The anti-sequel, 10 Cloverfield Lane, hit theatres this weekend after a surprise, viral campaign was created to launch the film very much in the vein of Matt Reeves’ 2008 sleeper-hit, Cloverfield.
This time, we follow Michelle (Mary Elizabeth Winstead), who wakes up in an underground bunker after being in a car accident. Slightly injured and generally confused, she is welcomed by ex-military and doomsday nut, Howard (John Goodman) as well as a young southern charmer, Emmett (John Gallagher, Jr.). Becoming aware of an apparent nuclear disaster, Michelle skeptically tries to embrace the underground lifestyle of the bunker.
This film has no follow-up with its predecessor. It simply borrows the name for marketing purposes and the ability to make a Cloverfield anthology universe. We don’t have shaky-cam or large disaster action elements like Reeves’ Cloverfield. Instead, we are treated to a well-written, character-driven story that is small in scope. Trachtenberg, who directed the picture, is filling large shoes with an all-star cast as well as a production team that includes J.J. Abrams (Star Wars, Star Trek). The film is intelligent and precise while the tone of the film is both frightening and playful. The tension is always high, at almost unbearable levels, suffocating you much like the small bunker the characters inhabit.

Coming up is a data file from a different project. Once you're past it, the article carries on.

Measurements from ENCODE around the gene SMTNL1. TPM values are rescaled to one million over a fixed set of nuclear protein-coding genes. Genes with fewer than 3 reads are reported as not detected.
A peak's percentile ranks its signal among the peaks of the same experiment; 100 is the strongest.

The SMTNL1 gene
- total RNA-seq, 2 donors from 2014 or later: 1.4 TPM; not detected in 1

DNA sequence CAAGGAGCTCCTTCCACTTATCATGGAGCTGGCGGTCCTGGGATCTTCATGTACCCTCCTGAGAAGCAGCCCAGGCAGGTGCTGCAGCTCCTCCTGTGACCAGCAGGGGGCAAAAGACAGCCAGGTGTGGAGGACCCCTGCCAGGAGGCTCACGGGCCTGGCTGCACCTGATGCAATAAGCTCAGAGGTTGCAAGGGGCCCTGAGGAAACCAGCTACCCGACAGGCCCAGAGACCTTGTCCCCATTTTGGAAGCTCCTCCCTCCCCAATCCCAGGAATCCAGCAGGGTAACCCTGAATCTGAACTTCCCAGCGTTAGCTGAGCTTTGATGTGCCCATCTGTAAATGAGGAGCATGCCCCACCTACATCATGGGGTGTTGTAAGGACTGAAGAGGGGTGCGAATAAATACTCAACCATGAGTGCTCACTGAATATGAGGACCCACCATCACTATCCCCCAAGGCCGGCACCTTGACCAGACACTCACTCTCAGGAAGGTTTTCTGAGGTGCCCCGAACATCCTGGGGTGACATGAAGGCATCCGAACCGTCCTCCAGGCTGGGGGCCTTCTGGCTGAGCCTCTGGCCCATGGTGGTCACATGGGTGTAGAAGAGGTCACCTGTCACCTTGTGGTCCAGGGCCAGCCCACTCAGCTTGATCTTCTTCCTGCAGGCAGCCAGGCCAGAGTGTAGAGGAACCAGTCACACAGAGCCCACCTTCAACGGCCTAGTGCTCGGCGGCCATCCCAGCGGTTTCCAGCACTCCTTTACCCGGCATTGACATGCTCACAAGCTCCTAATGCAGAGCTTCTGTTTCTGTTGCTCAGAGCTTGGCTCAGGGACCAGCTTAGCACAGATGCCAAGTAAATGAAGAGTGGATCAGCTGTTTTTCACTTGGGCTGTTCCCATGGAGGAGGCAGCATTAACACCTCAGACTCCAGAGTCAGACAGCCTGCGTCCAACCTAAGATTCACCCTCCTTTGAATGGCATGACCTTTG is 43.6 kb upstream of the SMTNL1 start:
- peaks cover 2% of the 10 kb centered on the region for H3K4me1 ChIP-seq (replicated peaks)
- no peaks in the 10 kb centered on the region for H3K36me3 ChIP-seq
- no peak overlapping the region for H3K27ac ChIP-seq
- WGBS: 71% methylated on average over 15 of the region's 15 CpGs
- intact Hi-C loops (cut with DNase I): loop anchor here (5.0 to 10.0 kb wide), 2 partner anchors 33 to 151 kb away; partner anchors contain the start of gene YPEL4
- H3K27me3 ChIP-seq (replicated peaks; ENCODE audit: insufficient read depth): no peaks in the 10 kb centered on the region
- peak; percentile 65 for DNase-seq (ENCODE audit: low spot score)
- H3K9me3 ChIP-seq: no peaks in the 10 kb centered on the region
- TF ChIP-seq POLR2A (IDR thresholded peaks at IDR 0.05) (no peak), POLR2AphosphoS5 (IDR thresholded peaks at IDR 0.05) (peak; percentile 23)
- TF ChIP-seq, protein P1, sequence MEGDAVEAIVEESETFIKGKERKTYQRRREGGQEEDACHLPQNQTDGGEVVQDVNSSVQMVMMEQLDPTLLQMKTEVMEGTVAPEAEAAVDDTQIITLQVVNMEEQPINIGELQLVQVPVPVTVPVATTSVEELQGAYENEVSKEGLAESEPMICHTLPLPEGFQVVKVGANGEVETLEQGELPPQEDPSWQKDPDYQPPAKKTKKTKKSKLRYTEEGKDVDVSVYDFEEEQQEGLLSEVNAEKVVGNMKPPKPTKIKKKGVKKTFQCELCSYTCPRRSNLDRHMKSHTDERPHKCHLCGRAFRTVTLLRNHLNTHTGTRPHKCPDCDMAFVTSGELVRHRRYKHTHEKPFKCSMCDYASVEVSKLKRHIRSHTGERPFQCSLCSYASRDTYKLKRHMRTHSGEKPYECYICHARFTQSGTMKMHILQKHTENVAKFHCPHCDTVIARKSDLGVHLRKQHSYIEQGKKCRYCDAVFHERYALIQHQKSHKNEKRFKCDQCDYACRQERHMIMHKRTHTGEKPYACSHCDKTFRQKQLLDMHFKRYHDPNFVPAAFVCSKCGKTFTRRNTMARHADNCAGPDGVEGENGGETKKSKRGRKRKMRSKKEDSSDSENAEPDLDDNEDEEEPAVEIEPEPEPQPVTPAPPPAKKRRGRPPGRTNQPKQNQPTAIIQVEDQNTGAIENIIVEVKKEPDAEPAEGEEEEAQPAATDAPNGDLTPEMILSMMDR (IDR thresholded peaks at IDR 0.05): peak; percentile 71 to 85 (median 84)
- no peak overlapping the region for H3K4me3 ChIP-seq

The loaded banter between Winstead and Goodman is excellently crafted and both actors hold their own as truly unique characters. John Goodman, the veteran actor known for his ability as a character actor, shines in this film playing a truly paranoid, larger-than-life villain who convincingly sheds his shy, nice guy charm for something a lot more disturbing. Winstead, who plays the main character, holds her own playing an empowered female character. She is clever, brave, and determined. The way Winstead embodies the character is enjoyable to say the least.
10 Cloverfield Lane isn’t a big, bad disaster flick with a bunch of killing. This film is a subtle supernatural thriller that is confined and small in scope. The ending, while weak compared to the rest of the film, is still incredibly enjoyable.
- Tyrell Lisson